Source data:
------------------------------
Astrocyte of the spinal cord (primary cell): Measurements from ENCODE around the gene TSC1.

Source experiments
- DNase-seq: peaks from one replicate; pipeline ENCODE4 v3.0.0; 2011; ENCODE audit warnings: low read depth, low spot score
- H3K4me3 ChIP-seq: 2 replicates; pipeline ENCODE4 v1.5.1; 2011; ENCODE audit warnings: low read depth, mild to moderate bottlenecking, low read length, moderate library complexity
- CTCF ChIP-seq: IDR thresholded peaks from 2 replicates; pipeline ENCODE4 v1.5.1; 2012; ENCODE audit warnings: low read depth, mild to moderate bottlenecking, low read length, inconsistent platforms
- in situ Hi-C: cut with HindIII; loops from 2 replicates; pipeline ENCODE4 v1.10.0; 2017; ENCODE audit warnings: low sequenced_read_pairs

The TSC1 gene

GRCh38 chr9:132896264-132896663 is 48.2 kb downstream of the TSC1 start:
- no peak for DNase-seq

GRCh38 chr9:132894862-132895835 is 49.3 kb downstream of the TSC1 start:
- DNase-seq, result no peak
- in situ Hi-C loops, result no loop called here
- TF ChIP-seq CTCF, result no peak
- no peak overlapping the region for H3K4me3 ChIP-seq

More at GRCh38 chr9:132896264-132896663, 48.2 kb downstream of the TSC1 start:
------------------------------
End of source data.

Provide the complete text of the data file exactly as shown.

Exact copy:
Astrocyte of the spinal cord (primary cell): Measurements from ENCODE around the gene TSC1.

Source experiments
- DNase-seq: peaks from one replicate; pipeline ENCODE4 v3.0.0; 2011; ENCODE audit warnings: low read depth, low spot score
- H3K4me3 ChIP-seq: 2 replicates; pipeline ENCODE4 v1.5.1; 2011; ENCODE audit warnings: low read depth, mild to moderate bottlenecking, low read length, moderate library complexity
- CTCF ChIP-seq: IDR thresholded peaks from 2 replicates; pipeline ENCODE4 v1.5.1; 2012; ENCODE audit warnings: low read depth, mild to moderate bottlenecking, low read length, inconsistent platforms
- in situ Hi-C: cut with HindIII; loops from 2 replicates; pipeline ENCODE4 v1.10.0; 2017; ENCODE audit warnings: low sequenced_read_pairs

The TSC1 gene

GRCh38 chr9:132896264-132896663 is 48.2 kb downstream of the TSC1 start:
- no peak for DNase-seq

GRCh38 chr9:132894862-132895835 is 49.3 kb downstream of the TSC1 start:
- DNase-seq, result no peak
- in situ Hi-C loops, result no loop called here
- TF ChIP-seq CTCF, result no peak
- no peak overlapping the region for H3K4me3 ChIP-seq

More at GRCh38 chr9:132896264-132896663, 48.2 kb downstream of the TSC1 start: